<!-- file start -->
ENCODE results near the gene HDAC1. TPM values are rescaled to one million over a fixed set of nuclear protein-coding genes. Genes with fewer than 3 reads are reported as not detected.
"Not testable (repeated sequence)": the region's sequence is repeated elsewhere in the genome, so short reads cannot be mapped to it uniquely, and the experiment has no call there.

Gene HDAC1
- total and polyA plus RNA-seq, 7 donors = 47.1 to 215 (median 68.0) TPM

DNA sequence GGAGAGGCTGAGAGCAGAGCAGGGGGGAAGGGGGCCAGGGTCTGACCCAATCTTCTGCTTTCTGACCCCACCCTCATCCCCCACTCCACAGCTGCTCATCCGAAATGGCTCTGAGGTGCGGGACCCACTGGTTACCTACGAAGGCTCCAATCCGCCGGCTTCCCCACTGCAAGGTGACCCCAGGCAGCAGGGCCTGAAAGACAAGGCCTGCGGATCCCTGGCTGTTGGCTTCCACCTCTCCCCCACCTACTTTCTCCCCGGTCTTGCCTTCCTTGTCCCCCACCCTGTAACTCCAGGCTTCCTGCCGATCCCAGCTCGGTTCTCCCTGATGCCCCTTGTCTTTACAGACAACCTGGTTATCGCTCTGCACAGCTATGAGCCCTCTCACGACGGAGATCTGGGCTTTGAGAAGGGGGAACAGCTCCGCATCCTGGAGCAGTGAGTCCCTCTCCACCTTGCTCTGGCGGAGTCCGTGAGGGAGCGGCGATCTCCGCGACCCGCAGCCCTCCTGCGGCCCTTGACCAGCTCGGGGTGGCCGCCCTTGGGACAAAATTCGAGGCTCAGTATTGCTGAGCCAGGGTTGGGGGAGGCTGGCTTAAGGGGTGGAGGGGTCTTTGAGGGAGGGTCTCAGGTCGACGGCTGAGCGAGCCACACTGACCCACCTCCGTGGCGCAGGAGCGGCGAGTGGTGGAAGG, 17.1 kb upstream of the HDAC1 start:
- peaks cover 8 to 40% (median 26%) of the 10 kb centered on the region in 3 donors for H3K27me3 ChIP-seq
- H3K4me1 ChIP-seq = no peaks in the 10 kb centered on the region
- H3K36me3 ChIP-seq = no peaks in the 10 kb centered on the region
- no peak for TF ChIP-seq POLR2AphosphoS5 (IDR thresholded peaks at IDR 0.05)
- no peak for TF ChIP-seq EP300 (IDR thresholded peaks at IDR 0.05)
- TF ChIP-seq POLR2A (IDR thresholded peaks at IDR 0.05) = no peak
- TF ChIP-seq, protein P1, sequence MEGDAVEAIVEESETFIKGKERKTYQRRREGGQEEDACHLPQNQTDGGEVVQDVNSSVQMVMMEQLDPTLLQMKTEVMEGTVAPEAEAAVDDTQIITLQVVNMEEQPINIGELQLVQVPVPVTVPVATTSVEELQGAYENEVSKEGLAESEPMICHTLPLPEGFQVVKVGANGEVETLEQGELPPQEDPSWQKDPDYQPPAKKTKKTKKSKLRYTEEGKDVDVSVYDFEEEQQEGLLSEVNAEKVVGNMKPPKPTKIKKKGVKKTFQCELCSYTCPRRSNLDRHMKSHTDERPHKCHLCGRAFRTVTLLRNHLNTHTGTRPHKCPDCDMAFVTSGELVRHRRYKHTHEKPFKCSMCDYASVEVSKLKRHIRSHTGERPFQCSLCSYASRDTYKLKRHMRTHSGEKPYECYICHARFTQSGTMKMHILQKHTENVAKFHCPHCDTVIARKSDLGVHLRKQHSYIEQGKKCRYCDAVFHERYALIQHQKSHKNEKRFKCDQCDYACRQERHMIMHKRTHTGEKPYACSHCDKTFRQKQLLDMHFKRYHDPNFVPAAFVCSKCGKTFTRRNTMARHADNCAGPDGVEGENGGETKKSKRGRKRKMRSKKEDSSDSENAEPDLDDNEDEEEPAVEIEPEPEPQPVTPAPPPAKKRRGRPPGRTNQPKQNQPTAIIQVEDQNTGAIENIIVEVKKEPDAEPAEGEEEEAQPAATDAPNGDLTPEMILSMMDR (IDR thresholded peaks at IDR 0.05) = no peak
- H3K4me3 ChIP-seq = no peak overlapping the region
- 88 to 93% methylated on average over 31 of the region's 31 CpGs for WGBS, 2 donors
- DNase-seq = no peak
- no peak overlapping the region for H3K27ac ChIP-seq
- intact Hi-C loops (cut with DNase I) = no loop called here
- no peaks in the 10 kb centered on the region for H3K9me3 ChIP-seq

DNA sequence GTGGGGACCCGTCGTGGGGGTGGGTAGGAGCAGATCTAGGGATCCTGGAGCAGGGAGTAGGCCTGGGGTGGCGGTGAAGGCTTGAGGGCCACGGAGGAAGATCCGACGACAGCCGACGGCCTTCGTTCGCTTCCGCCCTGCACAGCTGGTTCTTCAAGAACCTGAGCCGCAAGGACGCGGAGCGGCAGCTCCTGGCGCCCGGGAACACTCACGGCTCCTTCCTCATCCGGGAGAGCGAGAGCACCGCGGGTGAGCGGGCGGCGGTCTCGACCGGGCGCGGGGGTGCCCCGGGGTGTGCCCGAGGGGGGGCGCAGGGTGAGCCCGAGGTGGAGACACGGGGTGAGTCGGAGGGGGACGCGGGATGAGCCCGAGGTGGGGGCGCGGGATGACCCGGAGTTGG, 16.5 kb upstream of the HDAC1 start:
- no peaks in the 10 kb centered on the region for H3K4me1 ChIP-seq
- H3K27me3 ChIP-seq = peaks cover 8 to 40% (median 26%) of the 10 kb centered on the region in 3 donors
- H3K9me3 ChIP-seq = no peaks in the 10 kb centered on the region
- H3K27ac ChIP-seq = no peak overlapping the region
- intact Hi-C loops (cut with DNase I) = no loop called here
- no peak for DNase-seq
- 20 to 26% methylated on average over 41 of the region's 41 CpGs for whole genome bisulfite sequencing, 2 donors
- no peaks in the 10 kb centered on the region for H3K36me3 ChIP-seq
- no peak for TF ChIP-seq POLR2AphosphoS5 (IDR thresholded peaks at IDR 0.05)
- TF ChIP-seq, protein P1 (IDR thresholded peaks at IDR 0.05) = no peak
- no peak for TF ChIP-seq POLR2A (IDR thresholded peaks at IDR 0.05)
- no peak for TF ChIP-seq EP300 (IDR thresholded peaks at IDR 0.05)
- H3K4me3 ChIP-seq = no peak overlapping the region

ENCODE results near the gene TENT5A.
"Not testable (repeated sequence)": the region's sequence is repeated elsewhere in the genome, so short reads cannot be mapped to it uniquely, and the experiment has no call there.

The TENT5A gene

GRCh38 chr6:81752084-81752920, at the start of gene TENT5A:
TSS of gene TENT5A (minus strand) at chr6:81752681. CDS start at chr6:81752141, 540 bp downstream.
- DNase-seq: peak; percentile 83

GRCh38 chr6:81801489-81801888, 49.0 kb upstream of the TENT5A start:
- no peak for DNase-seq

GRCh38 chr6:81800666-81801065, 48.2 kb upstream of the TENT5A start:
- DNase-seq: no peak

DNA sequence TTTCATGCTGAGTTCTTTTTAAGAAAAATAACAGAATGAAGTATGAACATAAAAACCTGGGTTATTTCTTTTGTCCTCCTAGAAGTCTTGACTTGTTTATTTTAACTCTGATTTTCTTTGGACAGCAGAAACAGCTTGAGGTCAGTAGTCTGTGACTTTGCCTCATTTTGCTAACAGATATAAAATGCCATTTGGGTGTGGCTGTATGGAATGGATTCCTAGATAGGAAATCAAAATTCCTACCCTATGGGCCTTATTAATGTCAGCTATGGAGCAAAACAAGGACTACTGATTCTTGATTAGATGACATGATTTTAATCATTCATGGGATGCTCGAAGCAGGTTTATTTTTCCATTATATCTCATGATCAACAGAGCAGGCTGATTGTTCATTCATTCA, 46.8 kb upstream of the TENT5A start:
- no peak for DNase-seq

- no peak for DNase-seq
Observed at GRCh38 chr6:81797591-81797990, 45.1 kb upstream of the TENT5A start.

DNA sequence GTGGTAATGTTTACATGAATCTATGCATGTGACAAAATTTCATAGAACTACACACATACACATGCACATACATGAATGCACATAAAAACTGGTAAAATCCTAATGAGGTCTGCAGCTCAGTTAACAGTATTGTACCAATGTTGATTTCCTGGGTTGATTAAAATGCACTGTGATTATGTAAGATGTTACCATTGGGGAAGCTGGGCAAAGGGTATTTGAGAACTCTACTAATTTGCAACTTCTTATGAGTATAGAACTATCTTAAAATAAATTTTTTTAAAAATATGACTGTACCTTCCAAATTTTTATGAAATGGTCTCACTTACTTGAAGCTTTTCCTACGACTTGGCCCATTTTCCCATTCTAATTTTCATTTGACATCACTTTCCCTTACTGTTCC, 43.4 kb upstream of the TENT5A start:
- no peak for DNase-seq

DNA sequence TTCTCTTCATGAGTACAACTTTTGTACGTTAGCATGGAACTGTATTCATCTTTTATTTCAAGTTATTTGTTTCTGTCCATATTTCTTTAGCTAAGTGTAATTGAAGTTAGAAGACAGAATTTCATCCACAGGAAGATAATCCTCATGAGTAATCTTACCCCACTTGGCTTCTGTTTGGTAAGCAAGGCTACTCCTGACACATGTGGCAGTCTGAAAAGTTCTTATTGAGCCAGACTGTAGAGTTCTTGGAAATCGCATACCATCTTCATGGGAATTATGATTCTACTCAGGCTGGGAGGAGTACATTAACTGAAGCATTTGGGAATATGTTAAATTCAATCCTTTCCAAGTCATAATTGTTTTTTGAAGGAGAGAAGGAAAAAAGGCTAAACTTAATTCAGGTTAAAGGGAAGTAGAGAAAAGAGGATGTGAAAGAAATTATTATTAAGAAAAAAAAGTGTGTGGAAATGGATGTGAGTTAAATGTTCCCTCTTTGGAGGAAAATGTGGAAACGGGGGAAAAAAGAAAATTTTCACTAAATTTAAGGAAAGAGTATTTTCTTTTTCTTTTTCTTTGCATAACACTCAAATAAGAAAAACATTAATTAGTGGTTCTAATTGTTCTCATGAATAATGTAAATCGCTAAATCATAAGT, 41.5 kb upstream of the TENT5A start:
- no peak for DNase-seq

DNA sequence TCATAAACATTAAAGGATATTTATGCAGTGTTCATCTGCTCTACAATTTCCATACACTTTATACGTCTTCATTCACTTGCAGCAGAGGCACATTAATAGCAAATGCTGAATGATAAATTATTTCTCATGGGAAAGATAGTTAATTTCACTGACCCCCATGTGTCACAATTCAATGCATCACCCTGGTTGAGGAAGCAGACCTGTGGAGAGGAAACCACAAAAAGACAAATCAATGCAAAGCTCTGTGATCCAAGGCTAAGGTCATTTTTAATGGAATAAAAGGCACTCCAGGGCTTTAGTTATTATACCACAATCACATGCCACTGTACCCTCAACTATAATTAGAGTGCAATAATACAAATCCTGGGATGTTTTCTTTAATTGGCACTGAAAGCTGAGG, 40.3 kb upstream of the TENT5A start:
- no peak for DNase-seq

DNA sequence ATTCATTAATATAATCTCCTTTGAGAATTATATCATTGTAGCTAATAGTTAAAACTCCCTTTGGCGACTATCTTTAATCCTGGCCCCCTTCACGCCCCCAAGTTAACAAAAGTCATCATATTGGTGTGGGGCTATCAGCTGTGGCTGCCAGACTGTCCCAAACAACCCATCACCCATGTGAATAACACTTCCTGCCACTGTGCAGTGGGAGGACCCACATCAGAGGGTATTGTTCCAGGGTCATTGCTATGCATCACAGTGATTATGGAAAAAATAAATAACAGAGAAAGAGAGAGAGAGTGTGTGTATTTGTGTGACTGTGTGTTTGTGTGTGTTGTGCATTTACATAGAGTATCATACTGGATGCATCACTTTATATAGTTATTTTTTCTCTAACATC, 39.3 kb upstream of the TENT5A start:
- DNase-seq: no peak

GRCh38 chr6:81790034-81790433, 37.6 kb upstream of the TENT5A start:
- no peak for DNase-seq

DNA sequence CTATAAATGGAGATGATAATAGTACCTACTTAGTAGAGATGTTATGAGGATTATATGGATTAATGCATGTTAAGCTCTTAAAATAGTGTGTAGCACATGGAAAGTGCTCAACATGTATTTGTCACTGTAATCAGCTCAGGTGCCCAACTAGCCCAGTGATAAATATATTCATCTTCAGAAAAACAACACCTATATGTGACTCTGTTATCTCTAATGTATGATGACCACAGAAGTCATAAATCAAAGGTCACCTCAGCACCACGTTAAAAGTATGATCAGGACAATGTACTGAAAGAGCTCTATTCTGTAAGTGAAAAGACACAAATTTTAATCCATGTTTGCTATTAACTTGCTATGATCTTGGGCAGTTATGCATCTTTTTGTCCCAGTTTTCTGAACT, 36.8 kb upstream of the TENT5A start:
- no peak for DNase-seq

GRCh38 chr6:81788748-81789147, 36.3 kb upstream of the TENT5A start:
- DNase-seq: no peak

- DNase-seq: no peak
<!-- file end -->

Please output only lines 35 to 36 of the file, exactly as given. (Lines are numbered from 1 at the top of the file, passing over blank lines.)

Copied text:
The TENT5A gene

GRCh38 chr6:81752084-81752920, at the start of gene TENT5A: